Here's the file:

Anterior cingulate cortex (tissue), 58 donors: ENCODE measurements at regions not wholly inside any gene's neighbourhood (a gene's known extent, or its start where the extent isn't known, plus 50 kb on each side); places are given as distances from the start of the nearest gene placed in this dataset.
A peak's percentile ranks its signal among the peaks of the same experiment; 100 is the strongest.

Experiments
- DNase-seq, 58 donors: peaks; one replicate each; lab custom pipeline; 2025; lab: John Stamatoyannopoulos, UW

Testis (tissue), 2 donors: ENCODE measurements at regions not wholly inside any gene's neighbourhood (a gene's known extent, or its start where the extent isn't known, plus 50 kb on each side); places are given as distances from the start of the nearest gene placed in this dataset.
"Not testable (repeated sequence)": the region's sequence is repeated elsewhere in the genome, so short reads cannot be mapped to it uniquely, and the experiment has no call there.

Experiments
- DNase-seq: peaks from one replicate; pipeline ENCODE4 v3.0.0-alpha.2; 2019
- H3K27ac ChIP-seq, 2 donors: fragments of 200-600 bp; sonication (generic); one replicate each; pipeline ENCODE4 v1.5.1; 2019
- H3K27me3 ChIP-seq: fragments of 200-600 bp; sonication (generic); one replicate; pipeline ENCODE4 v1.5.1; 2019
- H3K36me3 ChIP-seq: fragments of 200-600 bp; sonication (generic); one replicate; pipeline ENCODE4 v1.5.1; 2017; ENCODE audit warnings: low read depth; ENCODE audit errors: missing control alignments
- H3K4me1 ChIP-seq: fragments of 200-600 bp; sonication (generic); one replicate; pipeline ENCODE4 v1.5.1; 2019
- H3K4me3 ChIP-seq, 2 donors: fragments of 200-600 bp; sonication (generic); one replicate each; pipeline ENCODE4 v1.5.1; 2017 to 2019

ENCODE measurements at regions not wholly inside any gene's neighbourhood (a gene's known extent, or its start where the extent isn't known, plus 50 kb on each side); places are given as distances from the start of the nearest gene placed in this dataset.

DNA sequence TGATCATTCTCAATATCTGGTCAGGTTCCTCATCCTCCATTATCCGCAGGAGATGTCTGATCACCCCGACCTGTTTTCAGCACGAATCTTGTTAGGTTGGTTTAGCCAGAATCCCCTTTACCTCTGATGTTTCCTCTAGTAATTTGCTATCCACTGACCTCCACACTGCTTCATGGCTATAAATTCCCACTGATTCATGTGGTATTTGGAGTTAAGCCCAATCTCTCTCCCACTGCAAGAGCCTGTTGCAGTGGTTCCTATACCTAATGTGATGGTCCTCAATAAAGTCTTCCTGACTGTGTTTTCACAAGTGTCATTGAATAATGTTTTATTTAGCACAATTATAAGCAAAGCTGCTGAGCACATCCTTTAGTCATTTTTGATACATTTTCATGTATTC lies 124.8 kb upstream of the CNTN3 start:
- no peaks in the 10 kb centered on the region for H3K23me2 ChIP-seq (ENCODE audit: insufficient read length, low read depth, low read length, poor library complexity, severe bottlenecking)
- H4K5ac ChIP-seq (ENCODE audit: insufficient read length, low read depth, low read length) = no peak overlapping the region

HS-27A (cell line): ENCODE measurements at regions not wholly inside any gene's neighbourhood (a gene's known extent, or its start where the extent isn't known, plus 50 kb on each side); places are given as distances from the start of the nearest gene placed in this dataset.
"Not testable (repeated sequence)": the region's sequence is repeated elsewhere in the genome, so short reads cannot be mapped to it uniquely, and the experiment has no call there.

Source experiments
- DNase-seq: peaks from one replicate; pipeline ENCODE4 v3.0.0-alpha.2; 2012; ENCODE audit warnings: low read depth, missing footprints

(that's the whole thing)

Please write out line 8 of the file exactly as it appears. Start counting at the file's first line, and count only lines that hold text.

- DNase-seq: peaks from one replicate; pipeline ENCODE4 v3.0.0-alpha.2; 2019